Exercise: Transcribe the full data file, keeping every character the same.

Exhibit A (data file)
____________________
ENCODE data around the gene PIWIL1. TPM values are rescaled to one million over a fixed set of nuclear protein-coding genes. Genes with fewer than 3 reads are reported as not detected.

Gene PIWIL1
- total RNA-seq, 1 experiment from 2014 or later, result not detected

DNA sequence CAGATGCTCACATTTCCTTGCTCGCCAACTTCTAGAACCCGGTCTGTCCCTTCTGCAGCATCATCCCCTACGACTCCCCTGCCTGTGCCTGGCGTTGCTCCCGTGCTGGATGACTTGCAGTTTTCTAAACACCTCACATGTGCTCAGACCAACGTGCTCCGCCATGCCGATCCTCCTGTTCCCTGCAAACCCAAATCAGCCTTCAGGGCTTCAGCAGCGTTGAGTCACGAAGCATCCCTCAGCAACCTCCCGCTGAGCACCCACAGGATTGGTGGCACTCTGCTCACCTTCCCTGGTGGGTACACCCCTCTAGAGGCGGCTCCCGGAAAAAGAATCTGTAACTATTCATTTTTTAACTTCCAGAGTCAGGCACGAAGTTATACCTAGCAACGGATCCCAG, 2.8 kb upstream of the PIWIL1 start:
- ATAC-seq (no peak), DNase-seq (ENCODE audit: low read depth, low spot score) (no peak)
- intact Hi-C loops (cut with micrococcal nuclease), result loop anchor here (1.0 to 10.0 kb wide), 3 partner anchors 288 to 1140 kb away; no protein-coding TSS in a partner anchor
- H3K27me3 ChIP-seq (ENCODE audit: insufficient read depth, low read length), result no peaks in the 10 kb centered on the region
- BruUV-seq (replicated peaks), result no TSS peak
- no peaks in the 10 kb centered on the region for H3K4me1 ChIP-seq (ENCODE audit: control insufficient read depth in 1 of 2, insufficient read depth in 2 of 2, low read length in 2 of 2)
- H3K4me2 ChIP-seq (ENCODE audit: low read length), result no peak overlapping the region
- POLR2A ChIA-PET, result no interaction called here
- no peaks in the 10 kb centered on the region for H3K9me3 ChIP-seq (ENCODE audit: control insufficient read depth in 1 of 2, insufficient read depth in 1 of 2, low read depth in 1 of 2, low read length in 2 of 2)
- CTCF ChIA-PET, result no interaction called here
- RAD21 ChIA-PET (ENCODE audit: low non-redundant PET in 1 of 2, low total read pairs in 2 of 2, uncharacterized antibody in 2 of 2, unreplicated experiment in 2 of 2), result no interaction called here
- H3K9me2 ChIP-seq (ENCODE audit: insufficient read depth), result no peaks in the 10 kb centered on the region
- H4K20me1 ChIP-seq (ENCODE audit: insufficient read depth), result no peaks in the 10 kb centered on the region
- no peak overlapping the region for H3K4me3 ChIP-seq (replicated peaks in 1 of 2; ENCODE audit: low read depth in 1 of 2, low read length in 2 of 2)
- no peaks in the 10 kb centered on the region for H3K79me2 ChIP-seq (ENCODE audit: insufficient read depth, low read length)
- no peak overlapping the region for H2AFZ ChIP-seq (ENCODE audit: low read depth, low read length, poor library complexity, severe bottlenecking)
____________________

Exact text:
ENCODE data around the gene PIWIL1. TPM values are rescaled to one million over a fixed set of nuclear protein-coding genes. Genes with fewer than 3 reads are reported as not detected.

Gene PIWIL1
- total RNA-seq, 1 experiment from 2014 or later, result not detected

DNA sequence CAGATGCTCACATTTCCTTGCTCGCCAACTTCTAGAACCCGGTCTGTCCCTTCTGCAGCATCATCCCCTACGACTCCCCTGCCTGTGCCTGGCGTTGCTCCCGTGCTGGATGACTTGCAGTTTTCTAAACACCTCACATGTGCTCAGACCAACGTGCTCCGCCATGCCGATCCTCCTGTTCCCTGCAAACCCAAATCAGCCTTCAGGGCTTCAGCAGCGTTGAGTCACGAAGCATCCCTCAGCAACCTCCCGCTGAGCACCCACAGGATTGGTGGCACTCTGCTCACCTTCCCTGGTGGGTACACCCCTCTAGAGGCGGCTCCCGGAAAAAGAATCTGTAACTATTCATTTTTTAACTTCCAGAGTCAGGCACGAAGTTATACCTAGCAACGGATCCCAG, 2.8 kb upstream of the PIWIL1 start:
- ATAC-seq (no peak), DNase-seq (ENCODE audit: low read depth, low spot score) (no peak)
- intact Hi-C loops (cut with micrococcal nuclease), result loop anchor here (1.0 to 10.0 kb wide), 3 partner anchors 288 to 1140 kb away; no protein-coding TSS in a partner anchor
- H3K27me3 ChIP-seq (ENCODE audit: insufficient read depth, low read length), result no peaks in the 10 kb centered on the region
- BruUV-seq (replicated peaks), result no TSS peak
- no peaks in the 10 kb centered on the region for H3K4me1 ChIP-seq (ENCODE audit: control insufficient read depth in 1 of 2, insufficient read depth in 2 of 2, low read length in 2 of 2)
- H3K4me2 ChIP-seq (ENCODE audit: low read length), result no peak overlapping the region
- POLR2A ChIA-PET, result no interaction called here
- no peaks in the 10 kb centered on the region for H3K9me3 ChIP-seq (ENCODE audit: control insufficient read depth in 1 of 2, insufficient read depth in 1 of 2, low read depth in 1 of 2, low read length in 2 of 2)
- CTCF ChIA-PET, result no interaction called here
- RAD21 ChIA-PET (ENCODE audit: low non-redundant PET in 1 of 2, low total read pairs in 2 of 2, uncharacterized antibody in 2 of 2, unreplicated experiment in 2 of 2), result no interaction called here
- H3K9me2 ChIP-seq (ENCODE audit: insufficient read depth), result no peaks in the 10 kb centered on the region
- H4K20me1 ChIP-seq (ENCODE audit: insufficient read depth), result no peaks in the 10 kb centered on the region
- no peak overlapping the region for H3K4me3 ChIP-seq (replicated peaks in 1 of 2; ENCODE audit: low read depth in 1 of 2, low read length in 2 of 2)
- no peaks in the 10 kb centered on the region for H3K79me2 ChIP-seq (ENCODE audit: insufficient read depth, low read length)
- no peak overlapping the region for H2AFZ ChIP-seq (ENCODE audit: low read depth, low read length, poor library complexity, severe bottlenecking)